I’m not a guy who would review movies solely on the basis of a trailer. Other bloggers have already done that, and are quite good at the nuances of prejudice masquerading as a review of cultural outputs. Rather, think of this as a review of a trailer.
I have to admit that I haven’t watched a fair share of Filipino movies lately. The last one I can remember watching was “Rigodon,” which was okay if not for the predictable turn of events (and Yam Concepcion, of course). But then again, anyone who says “Pinoy movies are not worth watching” is, for all intents and purposes, eating his own crap in the process of talking out of his ass. Lots of Pinoy movies are amazing: “Bwakaw” comes to mind. ”Temptation Island,” while lacking in some respects compared to the original, is a good movie. I haven’t watched “Six Degrees of Lilia Cuntapay” or “Ang Nawawala” yet, but I’ve heard great things about the movies that I’d shell out for original copies of the DVDs. Not to mention that “Himala” was remastered.
In spite of the wealth of good movies that we have, the Vice Ganda comedies and installments of Enteng Kabisote make millions of pesos in the cinemas. I’ll probably be the last person to fall in line to spend an hour and a half to be narcotized by escapist pop cinema, but lots of people seem to enjoy them, nonetheless. I’ll leave it at that, for more qualified people to talk at length about the topic.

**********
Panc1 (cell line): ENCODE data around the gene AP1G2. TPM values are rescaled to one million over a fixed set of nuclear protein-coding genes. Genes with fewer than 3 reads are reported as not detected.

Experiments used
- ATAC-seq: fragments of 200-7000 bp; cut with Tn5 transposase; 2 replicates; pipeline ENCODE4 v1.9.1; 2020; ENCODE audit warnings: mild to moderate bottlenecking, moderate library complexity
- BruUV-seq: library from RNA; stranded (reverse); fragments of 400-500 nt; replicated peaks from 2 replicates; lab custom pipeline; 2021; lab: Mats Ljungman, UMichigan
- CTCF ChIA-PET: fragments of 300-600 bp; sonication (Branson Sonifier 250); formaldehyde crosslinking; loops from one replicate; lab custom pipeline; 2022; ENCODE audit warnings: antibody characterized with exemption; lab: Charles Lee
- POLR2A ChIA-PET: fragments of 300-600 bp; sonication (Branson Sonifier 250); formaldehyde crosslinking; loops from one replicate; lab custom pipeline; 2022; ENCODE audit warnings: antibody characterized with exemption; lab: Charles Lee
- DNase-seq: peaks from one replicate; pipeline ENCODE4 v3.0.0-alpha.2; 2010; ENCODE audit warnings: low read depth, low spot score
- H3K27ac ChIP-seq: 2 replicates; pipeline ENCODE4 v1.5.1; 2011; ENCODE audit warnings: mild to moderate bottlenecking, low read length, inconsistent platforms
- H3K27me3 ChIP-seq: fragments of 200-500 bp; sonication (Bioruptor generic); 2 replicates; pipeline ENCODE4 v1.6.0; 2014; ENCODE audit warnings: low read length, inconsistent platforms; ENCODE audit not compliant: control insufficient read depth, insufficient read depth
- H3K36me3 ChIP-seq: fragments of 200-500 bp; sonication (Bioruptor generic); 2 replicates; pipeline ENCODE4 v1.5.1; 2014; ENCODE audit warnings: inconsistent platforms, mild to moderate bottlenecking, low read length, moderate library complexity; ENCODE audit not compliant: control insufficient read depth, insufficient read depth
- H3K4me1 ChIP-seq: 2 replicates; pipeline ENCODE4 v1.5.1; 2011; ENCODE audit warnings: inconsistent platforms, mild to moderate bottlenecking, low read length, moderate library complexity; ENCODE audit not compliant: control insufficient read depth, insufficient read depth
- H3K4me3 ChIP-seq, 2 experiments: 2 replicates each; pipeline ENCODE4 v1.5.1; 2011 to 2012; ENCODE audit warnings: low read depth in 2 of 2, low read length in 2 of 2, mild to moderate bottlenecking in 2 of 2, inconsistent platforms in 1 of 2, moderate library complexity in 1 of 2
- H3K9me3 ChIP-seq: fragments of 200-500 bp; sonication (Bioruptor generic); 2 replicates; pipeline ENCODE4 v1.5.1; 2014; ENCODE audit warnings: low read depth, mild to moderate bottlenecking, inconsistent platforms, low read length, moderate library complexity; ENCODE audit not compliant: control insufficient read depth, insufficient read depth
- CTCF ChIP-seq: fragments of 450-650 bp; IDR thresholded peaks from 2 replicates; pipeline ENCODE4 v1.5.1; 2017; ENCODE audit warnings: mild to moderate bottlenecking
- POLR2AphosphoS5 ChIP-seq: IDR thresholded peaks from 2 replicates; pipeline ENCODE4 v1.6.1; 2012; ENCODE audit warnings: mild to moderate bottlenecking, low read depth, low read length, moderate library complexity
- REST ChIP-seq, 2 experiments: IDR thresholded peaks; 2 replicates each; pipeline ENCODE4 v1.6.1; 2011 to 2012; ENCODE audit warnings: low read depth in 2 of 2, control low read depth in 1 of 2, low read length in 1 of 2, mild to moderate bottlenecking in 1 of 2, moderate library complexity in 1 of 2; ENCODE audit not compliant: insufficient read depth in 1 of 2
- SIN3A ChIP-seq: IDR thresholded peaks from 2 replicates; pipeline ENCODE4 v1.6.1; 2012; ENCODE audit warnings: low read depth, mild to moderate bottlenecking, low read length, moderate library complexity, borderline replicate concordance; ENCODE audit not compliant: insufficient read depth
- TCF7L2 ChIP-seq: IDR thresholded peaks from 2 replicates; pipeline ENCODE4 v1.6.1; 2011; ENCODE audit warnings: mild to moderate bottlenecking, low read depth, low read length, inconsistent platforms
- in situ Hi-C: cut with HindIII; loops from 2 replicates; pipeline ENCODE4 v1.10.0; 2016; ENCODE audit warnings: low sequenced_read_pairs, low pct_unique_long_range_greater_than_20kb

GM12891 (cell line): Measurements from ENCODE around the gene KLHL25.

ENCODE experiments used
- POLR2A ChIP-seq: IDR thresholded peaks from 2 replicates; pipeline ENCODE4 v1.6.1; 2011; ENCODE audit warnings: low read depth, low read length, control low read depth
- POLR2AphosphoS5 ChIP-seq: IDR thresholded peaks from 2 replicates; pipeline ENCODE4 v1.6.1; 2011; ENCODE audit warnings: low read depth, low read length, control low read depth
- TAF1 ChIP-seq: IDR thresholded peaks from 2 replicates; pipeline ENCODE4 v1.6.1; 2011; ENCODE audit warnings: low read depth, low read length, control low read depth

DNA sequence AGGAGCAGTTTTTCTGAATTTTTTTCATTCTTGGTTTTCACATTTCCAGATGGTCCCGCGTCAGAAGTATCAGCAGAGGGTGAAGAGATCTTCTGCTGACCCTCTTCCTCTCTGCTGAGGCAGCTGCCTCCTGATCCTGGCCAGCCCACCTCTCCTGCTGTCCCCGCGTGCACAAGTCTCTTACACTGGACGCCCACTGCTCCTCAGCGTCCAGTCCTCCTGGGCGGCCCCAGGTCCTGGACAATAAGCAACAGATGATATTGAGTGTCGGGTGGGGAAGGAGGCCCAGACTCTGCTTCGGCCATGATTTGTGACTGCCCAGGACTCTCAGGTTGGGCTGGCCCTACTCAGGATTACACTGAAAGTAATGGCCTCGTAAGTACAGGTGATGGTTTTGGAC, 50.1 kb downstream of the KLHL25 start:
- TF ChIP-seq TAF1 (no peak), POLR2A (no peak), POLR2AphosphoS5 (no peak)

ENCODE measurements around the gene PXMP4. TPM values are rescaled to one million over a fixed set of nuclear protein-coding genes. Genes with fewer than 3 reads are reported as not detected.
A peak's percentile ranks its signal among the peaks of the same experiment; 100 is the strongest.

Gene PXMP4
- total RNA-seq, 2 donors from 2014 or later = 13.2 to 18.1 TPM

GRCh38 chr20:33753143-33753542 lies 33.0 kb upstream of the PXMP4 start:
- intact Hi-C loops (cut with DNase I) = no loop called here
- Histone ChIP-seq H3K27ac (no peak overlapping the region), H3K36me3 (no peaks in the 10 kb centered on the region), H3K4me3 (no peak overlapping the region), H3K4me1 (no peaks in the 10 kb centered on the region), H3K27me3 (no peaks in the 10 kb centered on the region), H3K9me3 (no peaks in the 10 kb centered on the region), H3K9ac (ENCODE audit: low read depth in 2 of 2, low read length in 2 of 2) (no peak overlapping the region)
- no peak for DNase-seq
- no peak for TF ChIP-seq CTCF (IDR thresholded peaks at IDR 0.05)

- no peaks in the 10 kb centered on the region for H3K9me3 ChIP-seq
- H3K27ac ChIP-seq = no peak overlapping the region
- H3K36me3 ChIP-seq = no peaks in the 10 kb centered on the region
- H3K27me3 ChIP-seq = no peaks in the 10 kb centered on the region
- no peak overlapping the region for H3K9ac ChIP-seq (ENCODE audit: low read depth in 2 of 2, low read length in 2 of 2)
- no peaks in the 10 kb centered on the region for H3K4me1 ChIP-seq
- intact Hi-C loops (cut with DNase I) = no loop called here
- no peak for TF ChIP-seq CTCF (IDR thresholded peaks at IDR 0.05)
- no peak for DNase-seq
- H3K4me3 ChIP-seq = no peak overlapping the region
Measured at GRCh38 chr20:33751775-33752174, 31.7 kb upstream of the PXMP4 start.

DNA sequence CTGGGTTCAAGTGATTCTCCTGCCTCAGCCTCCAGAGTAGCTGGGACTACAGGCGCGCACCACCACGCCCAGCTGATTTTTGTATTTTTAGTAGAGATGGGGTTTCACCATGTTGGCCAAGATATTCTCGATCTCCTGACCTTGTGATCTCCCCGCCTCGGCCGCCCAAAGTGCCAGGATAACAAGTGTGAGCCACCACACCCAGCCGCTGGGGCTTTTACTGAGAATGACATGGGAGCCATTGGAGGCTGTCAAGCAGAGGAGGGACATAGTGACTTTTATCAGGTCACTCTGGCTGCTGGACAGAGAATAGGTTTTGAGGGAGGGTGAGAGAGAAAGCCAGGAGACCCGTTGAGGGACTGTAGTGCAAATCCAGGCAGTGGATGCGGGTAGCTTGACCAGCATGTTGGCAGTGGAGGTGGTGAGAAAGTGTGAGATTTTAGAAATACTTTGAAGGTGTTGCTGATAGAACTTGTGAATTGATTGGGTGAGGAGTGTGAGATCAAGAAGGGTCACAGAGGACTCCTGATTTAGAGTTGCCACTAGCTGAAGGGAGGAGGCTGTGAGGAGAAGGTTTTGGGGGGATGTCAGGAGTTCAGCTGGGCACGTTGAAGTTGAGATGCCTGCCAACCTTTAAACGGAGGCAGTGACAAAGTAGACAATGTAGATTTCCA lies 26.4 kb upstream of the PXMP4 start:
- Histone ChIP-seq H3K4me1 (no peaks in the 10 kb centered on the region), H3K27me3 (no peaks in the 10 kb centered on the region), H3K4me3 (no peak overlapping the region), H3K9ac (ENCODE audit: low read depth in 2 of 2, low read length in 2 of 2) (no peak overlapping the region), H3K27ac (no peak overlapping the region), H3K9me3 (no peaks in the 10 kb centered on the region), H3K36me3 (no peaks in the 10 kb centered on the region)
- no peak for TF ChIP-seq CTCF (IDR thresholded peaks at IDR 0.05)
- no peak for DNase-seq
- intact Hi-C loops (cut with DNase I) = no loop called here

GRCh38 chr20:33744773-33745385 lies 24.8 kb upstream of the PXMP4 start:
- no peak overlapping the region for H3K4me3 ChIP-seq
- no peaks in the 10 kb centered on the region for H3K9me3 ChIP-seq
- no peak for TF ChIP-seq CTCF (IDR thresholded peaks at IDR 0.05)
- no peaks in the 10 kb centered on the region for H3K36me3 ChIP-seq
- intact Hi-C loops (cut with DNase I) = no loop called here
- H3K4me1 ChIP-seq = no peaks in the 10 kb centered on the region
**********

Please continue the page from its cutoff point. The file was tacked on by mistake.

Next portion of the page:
This is, however, a piece on idiotic trailers for very probably idiotic movies like “Pinoy Super Kid.”
It was Ifugao Representative Teddy Baguilat who voted following his conscience. ”Ang batayan ng aking posisyon,” Baguilat explained, “ay ang pangangailangan ng aking kababayan sa aking lalawigan.” There were no bishops, no pandering and patronizing, no intercessions from patron saints, not a shred of “Filipinizing” or whatever populist neologisms that were thought of right then and there on the House floor. It’s worth noting, too, that a town in his jurisdiction has its own RH ordinance: not because it was “the will of God,” as the CBCP would often imperiously proclaim, but because it was needed by the people.
The RH bill was passed on the second reading: hardly a plurality, but still enough to be decisive. For those against the measure, it seems that “conscience” is the monopoly of Christians, and Roman Catholics at that.
For the past few months, President Aquino has been prone to more than a few instances of pitik: that he has taken so many talks and forums as an avenue for him to vent out some remarks about “negative stories.” It seems that Daang Matuwid has a few more barriers on the curb. To be a “mabuting Pilipino” in the context of the Aquino Presidency, it seems that a journalist should focus more on writing, reporting, and broadcasting positive, empowering news.